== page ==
Sept. 19, 2004 It is impossible to know what the fallout will be from a front-page article appearing in The New York Times Saturday edition about the territory's tax incentive program, known as the EDC (Economic Development Commission) program. It may bring even more federal scrutiny to potential abuses of the program and even prosecution. It may prevent potential businesses from setting up in the Virgin Islands. It could also force the U.S. Internal Revenue Service and the Treasury Department to get together with territorial officials in an effort to reach agreement about certain currently ambiguous definitions such as residency and "effectively connected income."
It had been widely known locally that Times reporters had been in the territory talking to people and collecting information. Some close to the EDC program had been holding their breath to see what tack the report would take. In the day following the publication, several were saying the story was fair, even tame, compared to what they were expecting.
The article, headlined "Tax Break Bringing Businesses, and Fraud, to the Virgin Islands," zeros in on the issue surrounding the program's nebulous residency requirement. The report does not mention that the residency requirement issue is being addressed by a bill that made it through the U.S. Senate in May.(See "U.S. Bill to Restrict EDC Firms Causing V.I. Concern").
The reporters, Stephanie Strom and Lynnley Browning, touch on the issue of partnerships developed in some of the EDC beneficiary companies that may not be appropriate or even allowed under the program's guidelines. For instance, one company was found to have 99 partners a questionable practice that could allow all the partners to funnel income from businesses elsewhere through the local EDC certified company and thereby avoid paying up to 90 percent of their taxes. According to The Times, Frank Schulterbrant, chief executive officer of the Economic Development Authority, the umbrella over the EDC, didn't know the beneficiary was operating with that many partners. He told the reporters his records showed only three.
The EDC program, developed in the 1960s to bring new business to the economically challenged territory, came under attack from the Internal Revenue Service in June, when the IRS warned it was cracking down on abusers and misleading promoters. (See "IRS Stance on Tax-Break Program Causes Concerns").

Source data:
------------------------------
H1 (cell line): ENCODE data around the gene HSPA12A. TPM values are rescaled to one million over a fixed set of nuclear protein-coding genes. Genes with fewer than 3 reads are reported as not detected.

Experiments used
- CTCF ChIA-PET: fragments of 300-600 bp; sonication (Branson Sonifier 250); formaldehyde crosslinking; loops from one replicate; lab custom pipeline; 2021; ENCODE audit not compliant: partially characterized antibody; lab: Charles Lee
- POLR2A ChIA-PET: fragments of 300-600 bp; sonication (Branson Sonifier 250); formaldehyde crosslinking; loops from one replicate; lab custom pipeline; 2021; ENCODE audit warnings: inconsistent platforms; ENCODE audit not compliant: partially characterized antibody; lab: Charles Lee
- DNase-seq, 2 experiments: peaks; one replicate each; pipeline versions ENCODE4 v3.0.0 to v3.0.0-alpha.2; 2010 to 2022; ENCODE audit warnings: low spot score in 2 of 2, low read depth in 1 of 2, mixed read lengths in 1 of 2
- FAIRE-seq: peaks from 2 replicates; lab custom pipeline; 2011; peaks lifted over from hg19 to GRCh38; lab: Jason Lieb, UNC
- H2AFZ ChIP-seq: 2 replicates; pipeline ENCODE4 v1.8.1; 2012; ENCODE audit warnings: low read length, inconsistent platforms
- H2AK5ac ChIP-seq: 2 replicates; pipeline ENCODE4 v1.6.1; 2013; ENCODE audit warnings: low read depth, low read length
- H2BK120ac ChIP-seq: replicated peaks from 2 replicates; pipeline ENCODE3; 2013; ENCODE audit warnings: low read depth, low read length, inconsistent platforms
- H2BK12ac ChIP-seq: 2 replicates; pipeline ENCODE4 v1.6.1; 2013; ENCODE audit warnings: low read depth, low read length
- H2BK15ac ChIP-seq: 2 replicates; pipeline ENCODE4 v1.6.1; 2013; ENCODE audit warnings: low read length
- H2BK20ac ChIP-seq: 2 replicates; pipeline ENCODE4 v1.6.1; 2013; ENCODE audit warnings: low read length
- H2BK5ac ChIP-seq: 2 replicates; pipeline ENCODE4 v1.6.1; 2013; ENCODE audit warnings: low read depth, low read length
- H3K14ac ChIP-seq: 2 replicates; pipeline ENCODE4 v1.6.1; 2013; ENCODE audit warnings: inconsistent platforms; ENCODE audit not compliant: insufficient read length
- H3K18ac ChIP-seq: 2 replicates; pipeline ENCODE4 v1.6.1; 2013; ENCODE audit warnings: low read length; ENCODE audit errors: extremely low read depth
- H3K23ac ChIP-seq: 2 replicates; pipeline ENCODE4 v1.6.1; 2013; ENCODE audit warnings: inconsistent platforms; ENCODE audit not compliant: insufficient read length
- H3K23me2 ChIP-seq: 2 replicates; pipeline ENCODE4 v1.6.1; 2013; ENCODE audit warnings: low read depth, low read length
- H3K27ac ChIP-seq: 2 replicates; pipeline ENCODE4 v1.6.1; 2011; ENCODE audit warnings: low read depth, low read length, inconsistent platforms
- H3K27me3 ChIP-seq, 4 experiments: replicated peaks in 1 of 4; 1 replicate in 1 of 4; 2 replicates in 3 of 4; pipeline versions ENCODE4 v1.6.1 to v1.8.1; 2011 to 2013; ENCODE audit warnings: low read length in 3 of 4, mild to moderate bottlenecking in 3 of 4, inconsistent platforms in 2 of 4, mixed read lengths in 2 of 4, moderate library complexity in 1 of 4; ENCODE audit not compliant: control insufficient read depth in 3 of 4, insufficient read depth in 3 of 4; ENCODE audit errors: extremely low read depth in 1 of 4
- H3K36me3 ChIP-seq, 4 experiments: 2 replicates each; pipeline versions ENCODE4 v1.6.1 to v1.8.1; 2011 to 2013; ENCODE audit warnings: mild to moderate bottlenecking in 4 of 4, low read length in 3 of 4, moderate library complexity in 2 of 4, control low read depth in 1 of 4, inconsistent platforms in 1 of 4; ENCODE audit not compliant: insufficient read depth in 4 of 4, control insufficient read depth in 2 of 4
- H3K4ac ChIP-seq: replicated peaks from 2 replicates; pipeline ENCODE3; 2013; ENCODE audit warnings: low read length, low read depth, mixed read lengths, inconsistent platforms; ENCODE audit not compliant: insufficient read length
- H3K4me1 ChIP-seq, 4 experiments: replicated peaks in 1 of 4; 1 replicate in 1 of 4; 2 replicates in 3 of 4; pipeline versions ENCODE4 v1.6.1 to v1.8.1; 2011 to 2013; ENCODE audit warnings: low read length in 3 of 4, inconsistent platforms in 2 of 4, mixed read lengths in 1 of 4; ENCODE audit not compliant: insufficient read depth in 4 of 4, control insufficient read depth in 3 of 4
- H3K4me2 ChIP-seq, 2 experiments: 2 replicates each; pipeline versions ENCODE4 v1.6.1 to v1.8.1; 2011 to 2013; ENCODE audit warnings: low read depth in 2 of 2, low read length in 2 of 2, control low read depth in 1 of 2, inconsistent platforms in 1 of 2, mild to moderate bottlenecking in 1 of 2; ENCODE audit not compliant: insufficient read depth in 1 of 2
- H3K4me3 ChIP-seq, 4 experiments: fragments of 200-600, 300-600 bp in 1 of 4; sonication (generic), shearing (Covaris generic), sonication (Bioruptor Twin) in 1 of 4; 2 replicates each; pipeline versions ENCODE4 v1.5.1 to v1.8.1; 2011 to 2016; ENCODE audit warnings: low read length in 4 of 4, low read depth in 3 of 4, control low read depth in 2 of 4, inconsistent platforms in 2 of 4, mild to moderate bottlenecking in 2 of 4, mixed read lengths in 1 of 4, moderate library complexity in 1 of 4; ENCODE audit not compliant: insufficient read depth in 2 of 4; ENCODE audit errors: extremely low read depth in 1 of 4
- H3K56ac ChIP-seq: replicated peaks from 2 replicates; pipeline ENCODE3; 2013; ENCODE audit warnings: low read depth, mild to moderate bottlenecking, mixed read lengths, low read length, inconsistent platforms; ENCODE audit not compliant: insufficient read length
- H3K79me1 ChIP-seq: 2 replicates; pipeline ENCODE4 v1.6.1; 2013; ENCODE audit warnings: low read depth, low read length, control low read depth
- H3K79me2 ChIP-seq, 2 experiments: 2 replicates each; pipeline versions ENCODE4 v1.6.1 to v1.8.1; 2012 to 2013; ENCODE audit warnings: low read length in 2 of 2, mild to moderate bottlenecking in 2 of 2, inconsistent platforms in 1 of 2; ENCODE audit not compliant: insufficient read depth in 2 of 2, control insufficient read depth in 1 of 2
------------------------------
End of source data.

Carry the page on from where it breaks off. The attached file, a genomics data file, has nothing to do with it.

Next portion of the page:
However, the article barely touched on what may be the biggest conundrum for beneficiaries, legal analysts and local officials the matter of "effectively connected income."
According to certificate holders in the category of designated service businesses, such as investment managers, software developers, business and management consultants and other international firms who serve clients outside the territory, those designated businesses can claim income and therefore exemptions under the EDC program on money made outside the territory. In fact, they are barred from competing locally with similar types of businesses.
But the IRS sees it differently. A notice issued in June stated that "it [the V.I. government] may reduce their tax liability only with respect to income from sources in the U.S.V.I. or income effectively connected with the conduct of a trade or business within the U.S.V.I."
Designated service businesses were newcomers to the program, having been designated eligible businesses in a 1986 act that expanded the program.
The long-awaited Times article speaks strongly about the benefits the expanded program brought to the territory, including a real estate boom, growth for local restaurants and professional services, employment and reversal of the islands' brain drain. Part of the program's requirement is local employment quotas. Because of that, many educated Virgin Islanders have returned home to work in the financial management businesses.
But because of the ambiguity, the IRS threat also caused at least one beneficiary to close up shop, displacing at least eight local employees. Consolidated National Corp. closed its doors in July. Fred Rice, CNC's vice president, told the Source he couldn't afford to wait around while officials on both sides of the water worked out their difference. Rice, who was also interviewed by The Times, said there was too much "indecison" and that nobody seemed to know what the rules were. (See "EDC Firm Closes Its Doors Citing Tax Rules Ambiguity").
Other businesses that were poised to open their doors here have plans on hold, according to several beneficiaries who didn't want to be named.
Government officials and EDC beneficiary representatives have made at least one trip to Washington, D.C., to talk to officials there, and Delegate Donna M. Christensen has vowed to resolve the issues facing the program. But so far no one has come back to the territory with any concrete resolutions.
With this latest spotlight on the program, which in the last few years has accounted for 25 percent of the territory's revenues, according to Louis M. Willis, director of the V.I. Bureau of Internal Revenue, the heat is on those in power to come to a swift resolution or face a perhaps substantial loss in revenue for the territory.
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